Food security is defined as the access by all people at all times to enough food for an active, healthy life. Food insecurity is a growing public health problem in the United States. According to the United States Department of Agriculture (USDA), as of 2009, food insecurity affects about 17.4 million United States households (14.7% of all households) (Nord, Coleman-Jensen, Andrews, & Carlson, 2010), the highest level since the USDA began tracking food security levels in 1995. Among households with children, 8.4 million, or 21.3%, were food insecure at some time during 2009. Children raised in food-insecure households are at increased risk for a wide array of negative health outcomes including compromised immune functioning, increased risk for infections, and somatic complaints. Children raised in food-insecure households are also at increased risk for academic and socio-emotional difficulties (Cook & Frank, 2008). Household Food Insercurity Serious Concerns for Child Development

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WASHINGTON, Sept. 15, 2011 – Today, USDA Under Secretary Kevin Concannon invited children across America to show the country what they or their peers are doing to help end childhood hunger in their school or community by entering the USDA Food and Nutrition Service (FNS) Ending Childhood Hunger Video Contest.

FNS is looking for original student videos of two minutes or less that show creative ways they or their peers are tackling the problem of childhood hunger or an innovative idea they have that would contribute to the goal of ending childhood hunger in America. The winning videos will be showcased online and will serve to inspire students across the country to take action on the issue of childhood hunger.

“If we want to build our nation for the future then we need to make sure our kids are healthy and strong today,” said Concannon. “We can start by ending childhood hunger and working to make sure all of our kids have the nutrition they need. We are excited to learn what valuable ideas kids across America have to contribute to addressing this need that touches the nation’s most important resource – our children.”

USDA’s most recent data shows that while in most households, children were protected from substantial reductions in food intake, children experienced very low food security in about 386,000 households (1 percent of households with children) in 2010. In these households, one or more children do not get enough to eat – they had to cut the size of their meals, skip meals, or even go whole days without food at some time during the year.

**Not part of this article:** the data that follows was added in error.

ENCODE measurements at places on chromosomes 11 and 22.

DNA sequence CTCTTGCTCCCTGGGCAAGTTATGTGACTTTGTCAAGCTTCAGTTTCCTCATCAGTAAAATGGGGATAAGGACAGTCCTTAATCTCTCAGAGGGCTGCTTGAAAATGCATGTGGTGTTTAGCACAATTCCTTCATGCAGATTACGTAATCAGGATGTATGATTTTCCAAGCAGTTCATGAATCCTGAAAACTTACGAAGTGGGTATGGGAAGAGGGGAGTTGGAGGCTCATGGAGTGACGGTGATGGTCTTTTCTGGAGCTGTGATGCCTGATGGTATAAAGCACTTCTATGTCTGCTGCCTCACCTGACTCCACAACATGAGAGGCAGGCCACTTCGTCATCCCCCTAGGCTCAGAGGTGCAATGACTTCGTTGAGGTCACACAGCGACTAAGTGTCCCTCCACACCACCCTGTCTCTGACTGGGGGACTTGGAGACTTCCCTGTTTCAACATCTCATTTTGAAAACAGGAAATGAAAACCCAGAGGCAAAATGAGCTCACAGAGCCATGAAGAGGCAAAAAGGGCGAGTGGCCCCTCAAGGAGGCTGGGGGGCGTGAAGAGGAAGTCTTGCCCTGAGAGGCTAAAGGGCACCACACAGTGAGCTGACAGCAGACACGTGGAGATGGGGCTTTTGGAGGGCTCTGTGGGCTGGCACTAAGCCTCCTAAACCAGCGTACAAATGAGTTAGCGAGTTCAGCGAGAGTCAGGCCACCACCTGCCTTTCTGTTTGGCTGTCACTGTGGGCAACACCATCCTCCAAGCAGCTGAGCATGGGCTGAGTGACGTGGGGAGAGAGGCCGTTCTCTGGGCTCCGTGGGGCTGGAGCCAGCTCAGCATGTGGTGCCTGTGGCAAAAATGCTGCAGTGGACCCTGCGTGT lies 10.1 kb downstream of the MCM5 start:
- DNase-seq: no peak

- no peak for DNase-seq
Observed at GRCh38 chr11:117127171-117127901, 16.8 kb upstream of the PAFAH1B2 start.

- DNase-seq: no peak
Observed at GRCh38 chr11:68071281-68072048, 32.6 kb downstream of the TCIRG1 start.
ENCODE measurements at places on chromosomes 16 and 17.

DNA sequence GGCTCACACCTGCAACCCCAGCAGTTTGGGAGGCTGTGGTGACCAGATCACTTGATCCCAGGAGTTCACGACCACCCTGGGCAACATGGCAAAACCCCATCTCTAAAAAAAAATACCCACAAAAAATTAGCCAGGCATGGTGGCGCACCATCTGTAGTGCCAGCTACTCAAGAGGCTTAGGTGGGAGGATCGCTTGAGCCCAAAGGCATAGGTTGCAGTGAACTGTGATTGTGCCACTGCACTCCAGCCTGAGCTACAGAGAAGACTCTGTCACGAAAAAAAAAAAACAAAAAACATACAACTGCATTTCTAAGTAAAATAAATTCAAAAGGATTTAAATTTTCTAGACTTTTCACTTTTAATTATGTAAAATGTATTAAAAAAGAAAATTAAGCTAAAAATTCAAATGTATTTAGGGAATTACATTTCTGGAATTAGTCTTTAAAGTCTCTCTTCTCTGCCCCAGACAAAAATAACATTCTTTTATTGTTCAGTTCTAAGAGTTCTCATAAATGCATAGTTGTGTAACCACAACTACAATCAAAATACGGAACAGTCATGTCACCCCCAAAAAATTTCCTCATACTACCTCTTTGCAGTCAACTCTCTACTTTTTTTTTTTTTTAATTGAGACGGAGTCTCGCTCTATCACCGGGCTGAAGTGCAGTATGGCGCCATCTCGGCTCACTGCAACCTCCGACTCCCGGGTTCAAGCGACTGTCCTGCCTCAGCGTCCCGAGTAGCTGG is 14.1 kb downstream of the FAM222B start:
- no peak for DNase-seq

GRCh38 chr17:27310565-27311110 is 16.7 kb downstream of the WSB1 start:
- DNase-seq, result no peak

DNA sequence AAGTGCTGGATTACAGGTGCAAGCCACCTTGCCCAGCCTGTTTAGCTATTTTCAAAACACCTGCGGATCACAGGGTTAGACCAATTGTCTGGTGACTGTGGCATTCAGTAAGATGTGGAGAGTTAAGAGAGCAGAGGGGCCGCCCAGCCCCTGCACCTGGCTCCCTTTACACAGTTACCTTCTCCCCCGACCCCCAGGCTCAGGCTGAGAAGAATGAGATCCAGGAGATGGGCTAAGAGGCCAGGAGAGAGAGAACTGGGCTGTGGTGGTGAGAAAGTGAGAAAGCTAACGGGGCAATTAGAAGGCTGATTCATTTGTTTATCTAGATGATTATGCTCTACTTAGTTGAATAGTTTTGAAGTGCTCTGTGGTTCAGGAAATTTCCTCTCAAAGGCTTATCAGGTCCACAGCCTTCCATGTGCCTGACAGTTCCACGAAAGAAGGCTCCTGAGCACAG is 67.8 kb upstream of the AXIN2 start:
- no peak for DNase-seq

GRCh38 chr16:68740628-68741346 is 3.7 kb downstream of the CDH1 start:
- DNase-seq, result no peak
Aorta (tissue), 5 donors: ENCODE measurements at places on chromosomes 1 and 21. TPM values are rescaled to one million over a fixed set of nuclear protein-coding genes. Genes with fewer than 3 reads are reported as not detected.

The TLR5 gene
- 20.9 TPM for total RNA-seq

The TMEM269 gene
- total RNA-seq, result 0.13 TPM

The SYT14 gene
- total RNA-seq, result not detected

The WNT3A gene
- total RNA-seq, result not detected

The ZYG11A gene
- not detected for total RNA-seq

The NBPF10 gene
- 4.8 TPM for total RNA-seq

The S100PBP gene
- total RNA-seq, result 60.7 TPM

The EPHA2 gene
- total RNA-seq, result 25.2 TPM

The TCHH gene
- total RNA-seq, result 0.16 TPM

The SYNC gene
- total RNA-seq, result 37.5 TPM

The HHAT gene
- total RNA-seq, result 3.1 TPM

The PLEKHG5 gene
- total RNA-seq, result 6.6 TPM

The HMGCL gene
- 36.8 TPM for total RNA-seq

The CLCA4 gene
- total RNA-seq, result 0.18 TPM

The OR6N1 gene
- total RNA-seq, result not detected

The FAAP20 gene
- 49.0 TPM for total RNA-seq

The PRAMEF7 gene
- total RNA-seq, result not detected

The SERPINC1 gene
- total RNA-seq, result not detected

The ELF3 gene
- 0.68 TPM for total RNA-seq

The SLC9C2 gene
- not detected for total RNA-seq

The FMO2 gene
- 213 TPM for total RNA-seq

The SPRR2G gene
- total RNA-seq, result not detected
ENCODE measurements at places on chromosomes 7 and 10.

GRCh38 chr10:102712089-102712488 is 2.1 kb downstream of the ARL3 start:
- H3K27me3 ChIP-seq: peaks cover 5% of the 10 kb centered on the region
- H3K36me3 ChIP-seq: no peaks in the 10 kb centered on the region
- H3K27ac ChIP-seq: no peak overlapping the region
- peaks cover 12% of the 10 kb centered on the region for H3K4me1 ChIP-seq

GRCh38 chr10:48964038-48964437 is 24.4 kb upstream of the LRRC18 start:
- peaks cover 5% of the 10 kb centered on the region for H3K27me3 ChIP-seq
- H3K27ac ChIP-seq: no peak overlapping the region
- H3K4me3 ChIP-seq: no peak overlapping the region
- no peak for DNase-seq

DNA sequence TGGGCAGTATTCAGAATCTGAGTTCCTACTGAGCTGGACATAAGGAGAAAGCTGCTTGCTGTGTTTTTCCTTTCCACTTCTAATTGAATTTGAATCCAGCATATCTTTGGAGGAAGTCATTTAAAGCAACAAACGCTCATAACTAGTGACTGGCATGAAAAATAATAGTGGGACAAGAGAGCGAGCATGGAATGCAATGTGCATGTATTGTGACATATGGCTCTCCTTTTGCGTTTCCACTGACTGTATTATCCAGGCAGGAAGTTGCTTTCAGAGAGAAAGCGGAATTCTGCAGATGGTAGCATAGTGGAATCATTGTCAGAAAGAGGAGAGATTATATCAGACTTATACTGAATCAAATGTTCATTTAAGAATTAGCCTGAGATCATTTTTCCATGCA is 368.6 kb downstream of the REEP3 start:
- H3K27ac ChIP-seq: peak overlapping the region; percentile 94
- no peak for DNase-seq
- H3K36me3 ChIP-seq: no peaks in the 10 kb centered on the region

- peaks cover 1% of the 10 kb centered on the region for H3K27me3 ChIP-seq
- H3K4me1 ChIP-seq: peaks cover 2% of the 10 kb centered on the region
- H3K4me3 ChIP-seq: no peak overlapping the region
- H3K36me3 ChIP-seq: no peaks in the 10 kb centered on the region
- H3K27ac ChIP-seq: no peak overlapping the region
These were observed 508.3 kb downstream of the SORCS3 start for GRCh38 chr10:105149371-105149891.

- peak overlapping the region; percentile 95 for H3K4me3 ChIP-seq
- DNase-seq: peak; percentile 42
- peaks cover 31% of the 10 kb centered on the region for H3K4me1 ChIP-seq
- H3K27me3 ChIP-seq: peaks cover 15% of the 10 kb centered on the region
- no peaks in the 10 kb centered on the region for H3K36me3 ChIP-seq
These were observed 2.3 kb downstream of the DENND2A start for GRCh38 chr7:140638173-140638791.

To tackle this challenge, last year FNS launched the Ending Childhood Hunger initiative, which included a Stakeholder Guide of ideas about what people can do locally to reduce hunger, an online commitment drive encouraging people to commit to taking a specific action to reduce hunger locally, and a volunteer portal on serve.gov/endhunger.

The video contest launched today as part of Hunger Action Month, is yet another way for communities to engage in the issue and inspire others around the country to act. The contest is open to students from first through twelfth grade. FNS judges will determine the top 12 finalists in three categories: elementary, middle/junior high, and high schools. The public will vote on the finalists to determine the top two winners in each category. Winners will be promoted through various FNS channels including the FNS website, the USDA blog, local and national press releases, Facebook, Twitter, a national webinar, and the FNS Outreach Coalition annual meeting. Videos must be two minutes or less and meet other contest criteria, and be submitted no later than Oct. 21, 2011. For additional information and details on contest rules, please visit the contest webpage at http://endhunger.challenge.gov.